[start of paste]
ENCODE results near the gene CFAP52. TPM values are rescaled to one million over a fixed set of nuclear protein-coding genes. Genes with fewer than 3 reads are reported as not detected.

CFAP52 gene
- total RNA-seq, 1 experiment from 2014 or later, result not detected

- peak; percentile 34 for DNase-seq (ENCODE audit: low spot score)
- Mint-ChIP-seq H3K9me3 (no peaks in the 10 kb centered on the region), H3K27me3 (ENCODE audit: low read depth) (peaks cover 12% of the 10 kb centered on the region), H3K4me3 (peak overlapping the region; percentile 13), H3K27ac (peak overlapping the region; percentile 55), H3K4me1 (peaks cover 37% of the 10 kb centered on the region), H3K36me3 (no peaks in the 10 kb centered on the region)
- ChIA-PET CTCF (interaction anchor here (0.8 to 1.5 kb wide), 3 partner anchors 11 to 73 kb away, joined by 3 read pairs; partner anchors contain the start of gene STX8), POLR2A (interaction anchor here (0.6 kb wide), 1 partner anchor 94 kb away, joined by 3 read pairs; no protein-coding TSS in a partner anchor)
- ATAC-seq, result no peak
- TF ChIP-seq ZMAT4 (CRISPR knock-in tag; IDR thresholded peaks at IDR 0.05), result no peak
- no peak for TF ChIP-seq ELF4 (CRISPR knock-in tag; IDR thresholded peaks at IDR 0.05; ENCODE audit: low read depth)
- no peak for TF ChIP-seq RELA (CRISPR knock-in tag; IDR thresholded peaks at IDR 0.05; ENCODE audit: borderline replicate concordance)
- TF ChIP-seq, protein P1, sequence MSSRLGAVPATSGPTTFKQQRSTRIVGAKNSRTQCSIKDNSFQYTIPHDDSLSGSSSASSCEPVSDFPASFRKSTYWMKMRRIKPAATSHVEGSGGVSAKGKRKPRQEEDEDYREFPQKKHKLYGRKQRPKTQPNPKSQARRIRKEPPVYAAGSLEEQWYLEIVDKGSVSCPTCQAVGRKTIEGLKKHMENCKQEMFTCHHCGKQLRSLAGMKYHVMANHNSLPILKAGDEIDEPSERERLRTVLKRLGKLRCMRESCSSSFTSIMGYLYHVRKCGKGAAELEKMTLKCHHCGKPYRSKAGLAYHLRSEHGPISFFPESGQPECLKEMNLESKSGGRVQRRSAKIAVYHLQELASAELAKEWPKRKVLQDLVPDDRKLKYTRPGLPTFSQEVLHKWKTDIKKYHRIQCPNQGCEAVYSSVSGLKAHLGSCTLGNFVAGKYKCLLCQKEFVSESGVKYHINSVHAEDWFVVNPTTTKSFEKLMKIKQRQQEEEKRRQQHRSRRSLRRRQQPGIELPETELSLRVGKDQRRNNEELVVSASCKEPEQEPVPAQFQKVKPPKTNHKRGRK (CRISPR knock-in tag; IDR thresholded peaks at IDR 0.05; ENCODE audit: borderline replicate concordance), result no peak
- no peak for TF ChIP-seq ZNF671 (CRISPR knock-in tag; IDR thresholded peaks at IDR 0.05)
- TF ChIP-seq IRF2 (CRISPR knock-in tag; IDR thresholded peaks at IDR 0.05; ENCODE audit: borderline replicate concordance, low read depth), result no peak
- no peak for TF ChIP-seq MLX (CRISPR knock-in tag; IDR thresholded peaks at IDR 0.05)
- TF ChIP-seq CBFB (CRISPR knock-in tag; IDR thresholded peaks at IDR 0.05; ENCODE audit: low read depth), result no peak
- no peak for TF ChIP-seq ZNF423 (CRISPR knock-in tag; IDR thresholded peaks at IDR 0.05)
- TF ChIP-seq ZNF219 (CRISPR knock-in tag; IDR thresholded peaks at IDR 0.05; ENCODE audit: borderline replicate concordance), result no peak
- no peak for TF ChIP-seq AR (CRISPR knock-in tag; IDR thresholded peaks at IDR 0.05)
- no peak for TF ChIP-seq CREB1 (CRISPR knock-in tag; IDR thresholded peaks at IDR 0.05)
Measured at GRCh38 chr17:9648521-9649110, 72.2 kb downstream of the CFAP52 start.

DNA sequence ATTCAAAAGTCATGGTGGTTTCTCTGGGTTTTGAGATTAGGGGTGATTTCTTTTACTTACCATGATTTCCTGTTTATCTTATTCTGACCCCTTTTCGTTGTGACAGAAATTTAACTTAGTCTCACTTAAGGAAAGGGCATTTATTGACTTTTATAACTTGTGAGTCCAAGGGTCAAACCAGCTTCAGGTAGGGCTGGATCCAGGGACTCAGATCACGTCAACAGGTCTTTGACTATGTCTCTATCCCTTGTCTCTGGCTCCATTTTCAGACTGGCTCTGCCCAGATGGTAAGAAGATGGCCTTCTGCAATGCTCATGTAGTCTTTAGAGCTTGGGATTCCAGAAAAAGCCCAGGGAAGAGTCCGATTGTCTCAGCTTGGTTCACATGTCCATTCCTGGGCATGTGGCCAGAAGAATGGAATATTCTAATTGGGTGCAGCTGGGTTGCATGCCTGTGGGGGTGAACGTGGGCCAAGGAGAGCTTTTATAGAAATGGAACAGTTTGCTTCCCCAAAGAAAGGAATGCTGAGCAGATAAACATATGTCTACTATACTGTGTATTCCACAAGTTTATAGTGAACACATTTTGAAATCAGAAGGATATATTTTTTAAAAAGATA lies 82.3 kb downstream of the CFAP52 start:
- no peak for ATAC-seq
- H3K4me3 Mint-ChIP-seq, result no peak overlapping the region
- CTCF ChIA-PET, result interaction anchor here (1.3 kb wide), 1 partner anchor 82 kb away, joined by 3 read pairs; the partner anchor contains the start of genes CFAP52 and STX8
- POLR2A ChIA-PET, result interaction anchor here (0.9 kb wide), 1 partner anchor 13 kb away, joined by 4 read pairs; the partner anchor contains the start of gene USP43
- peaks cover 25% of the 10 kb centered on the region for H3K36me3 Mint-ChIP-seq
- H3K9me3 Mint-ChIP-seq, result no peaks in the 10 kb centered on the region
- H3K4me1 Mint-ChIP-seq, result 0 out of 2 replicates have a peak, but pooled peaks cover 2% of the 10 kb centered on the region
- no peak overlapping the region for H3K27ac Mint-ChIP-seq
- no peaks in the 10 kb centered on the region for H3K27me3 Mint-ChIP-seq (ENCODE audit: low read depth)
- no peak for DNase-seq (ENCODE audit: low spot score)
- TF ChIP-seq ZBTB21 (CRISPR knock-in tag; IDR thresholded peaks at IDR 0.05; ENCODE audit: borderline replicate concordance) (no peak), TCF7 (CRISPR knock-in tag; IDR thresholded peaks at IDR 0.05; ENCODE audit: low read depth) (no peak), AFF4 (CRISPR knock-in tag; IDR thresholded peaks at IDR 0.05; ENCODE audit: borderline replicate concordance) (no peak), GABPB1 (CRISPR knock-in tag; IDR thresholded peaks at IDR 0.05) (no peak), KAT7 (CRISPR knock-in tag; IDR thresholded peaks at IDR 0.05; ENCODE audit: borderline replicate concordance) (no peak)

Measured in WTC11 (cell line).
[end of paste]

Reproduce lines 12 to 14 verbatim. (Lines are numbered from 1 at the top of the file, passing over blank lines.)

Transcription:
- no peak for TF ChIP-seq ZNF671 (CRISPR knock-in tag; IDR thresholded peaks at IDR 0.05)
- TF ChIP-seq IRF2 (CRISPR knock-in tag; IDR thresholded peaks at IDR 0.05; ENCODE audit: borderline replicate concordance, low read depth), result no peak
- no peak for TF ChIP-seq MLX (CRISPR knock-in tag; IDR thresholded peaks at IDR 0.05)